Safe sex is intercourse with protective means or devices to decrease the risk of getting or transmitting sexually transmitted diseases, specifically HIV or AIDS. ” condom use” and “barrier use” are common terms used to describe such sexual practices. Safe sex can reduce the risk of getting infected with HIV or AIDS as well as other sexually transmitted diseases. In fact, it is estimated that over 24 million people in the United States have HIV and AIDS. ” condom use” and “barrier use” are also sometimes used to indicate that certain safe sex practices don’t completely eliminate STI (sexually transmitted diseases) risks.
Many people assume that safe sex means that sexual partners use condoms or other devices to prevent pregnancies and sexually transmitted diseases. However, that is not true. Using condoms and other devices to prevent pregnancy or STDs prevents the transmission of those diseases. So the term “safe sex” isn’t necessarily referring to sexual behavior with protective measures. There are many other types of safe sex that actually promote health by boosting the immune system or helping the body’s natural ability to fight disease.
Condoms do provide some protection against STIs and pregnancy but are not totally safe. When a man has sex with a woman who has not used condoms or has an active infection, there is a 50% chance that she could become infected. That’s because the male genital tract is not covered by the condom, making the vagina more susceptible to bacteria from the penis. Some doctors recommend that men wear non-latex condoms during intercourse to boost the protection available to women. This is one way that AIDS and HIV can be prevented.
Not all sexual activity is protected with condoms. For example, many workplaces have rules about smokers and chewing tobacco. Both these behaviors can transmit harmful bacteria from the cigarettes to the partners during sexual activity. To lower the chance of STIs and pregnancy caused by smoking or using tobacco, it’s better to quit. There are many other ways to limit your partners’ exposure to STDs, including using a barrier like a dental dam to prevent the exchange of saliva during sexual intercourse. You can also use condoms to protect yourself during oral sex.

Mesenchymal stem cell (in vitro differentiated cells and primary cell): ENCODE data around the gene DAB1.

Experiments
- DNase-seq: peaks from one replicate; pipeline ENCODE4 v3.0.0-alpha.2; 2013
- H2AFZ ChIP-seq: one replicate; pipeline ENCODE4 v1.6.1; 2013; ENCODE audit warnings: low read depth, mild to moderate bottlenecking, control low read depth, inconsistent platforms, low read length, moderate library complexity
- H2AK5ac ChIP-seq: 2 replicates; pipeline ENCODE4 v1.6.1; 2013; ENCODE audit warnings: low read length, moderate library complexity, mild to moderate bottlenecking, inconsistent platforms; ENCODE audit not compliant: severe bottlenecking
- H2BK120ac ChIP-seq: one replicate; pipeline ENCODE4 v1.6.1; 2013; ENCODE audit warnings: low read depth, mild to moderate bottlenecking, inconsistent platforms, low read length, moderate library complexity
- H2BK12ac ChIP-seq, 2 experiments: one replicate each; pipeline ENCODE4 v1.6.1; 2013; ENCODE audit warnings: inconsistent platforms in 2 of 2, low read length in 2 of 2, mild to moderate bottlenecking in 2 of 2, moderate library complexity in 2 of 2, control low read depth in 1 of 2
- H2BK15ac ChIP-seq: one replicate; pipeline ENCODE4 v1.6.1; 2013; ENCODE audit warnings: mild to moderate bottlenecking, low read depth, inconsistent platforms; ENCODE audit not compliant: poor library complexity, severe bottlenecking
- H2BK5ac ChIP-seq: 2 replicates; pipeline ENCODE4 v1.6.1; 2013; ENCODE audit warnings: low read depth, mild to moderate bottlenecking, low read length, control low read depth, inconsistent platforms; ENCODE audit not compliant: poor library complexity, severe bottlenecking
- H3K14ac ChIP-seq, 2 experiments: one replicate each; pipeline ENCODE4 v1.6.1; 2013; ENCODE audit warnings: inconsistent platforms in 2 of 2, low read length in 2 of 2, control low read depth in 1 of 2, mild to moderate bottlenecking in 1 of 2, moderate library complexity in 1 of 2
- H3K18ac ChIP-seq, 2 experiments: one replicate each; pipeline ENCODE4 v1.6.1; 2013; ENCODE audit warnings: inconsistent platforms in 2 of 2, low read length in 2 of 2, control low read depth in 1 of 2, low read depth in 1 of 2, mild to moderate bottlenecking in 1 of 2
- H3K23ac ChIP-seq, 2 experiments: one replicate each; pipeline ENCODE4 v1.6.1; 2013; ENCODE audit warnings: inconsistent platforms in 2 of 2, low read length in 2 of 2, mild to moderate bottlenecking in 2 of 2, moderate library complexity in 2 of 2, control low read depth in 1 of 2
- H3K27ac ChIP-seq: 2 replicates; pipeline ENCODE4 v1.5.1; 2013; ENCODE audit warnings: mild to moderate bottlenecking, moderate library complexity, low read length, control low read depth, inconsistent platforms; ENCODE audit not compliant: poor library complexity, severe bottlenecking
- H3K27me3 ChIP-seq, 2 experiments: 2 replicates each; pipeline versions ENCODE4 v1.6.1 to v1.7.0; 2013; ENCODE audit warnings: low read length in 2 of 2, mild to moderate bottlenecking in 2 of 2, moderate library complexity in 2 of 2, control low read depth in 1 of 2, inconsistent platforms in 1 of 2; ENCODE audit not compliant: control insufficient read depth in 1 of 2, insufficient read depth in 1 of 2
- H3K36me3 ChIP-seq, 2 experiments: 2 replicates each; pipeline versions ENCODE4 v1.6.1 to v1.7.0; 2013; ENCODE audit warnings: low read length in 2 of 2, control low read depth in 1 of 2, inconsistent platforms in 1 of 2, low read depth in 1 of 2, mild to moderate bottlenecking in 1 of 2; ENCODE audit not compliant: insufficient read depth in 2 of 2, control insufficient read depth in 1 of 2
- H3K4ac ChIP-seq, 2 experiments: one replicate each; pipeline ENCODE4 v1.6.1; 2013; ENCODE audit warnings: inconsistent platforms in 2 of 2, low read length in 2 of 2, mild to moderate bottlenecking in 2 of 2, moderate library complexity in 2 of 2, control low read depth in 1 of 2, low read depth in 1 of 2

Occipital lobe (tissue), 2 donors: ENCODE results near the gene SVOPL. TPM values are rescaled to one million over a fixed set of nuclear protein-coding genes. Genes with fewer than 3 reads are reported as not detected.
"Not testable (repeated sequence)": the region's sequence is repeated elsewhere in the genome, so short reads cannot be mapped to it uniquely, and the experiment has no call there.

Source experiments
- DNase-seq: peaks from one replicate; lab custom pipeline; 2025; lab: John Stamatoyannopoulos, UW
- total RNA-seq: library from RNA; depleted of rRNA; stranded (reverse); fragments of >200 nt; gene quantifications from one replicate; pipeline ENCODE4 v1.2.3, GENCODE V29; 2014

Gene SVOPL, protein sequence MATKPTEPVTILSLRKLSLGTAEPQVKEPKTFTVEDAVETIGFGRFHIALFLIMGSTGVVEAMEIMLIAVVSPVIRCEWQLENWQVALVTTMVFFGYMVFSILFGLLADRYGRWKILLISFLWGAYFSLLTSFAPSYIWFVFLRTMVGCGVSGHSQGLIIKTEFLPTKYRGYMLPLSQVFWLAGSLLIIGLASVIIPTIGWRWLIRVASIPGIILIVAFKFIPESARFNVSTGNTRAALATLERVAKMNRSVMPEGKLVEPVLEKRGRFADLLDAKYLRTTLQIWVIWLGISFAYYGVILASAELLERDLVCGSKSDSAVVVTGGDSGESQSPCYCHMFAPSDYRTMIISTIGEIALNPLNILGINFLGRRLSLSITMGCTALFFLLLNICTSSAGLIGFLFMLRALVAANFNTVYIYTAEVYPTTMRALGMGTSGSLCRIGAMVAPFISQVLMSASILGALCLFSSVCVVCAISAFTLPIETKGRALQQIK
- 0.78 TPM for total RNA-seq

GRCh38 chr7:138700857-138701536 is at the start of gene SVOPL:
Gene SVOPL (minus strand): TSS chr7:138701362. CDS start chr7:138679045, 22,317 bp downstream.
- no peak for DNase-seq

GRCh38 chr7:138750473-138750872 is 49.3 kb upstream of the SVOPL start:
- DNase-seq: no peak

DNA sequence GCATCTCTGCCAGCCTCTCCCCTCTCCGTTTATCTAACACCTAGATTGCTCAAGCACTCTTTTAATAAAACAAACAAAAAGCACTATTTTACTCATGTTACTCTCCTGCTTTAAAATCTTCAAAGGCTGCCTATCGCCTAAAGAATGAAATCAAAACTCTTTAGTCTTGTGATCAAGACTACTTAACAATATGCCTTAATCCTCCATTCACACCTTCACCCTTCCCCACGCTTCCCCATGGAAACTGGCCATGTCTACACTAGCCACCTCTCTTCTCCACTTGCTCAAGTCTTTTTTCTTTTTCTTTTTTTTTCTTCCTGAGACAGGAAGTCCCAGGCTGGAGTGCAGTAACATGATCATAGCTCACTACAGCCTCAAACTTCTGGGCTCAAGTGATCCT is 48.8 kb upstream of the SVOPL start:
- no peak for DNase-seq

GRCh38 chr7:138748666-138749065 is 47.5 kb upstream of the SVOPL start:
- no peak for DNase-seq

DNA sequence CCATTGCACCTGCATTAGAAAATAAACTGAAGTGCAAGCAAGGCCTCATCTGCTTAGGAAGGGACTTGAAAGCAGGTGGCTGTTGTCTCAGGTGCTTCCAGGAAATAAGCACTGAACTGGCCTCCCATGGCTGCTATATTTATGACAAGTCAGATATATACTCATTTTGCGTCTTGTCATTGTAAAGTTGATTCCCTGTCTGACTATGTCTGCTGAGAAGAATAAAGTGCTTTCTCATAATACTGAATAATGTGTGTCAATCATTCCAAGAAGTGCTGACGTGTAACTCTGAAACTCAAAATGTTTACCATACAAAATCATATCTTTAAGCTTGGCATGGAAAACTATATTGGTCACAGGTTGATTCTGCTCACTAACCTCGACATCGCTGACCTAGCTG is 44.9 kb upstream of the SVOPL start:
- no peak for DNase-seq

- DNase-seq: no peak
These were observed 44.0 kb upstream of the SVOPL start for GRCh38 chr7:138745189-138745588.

Abstinence is another way to make sure you are keeping the ‘vaginas safe’. Having sex without protection is one of the leading causes of gonorrhea infection. Abstinence doesn’t have to involve abstinence. In fact, most STDs can be spread through sexual contact. A good way to boost your partner’s immunity to avoid catching an STD is to have them abstain from having sex until they have received a proper diagnosis from a doctor.
There are also products on the market that are geared toward ensuring safe sex. Two popular items are the Diaper Cams that fits inside of your diaper and the Prostate Healthy Ring that fit on the penis. These products allow only a very small amount of skin to come into contact with the body, so the possibility of transmission is slim. These items are also effective at preventing the spread of STDs, as they don’t allow anyone to have an erection while wearing the device.
A majority of the interviewees were asked if they considered themselves to be ‘very religious.’ While almost half (nearly 55%) said yes, the biggest reason they did not consider abstinence to be a safe sex practice was the fact that they felt it was a religious thing and it wouldn’t be right for them to do. Religious folks should be sure to use a condom, and everyone, regardless of belief should use protection when they have anal, oral or vaginal sex.
As the writer pointed out in the above article, many people view abstinence as a religious concept. That is unfortunate, because there is nothing wrong with it from a personal perspective, but from a public health standpoint it is just not a sound practice. Condoms, diapering, and pregnancy are all things that should be encouraged for the sake of sexual safety. Abstinence does not fit into this equation, and a better way to approach the issue is to teach people how to have healthy, productive conversations about permanent abstinence instead of teaching people about safety.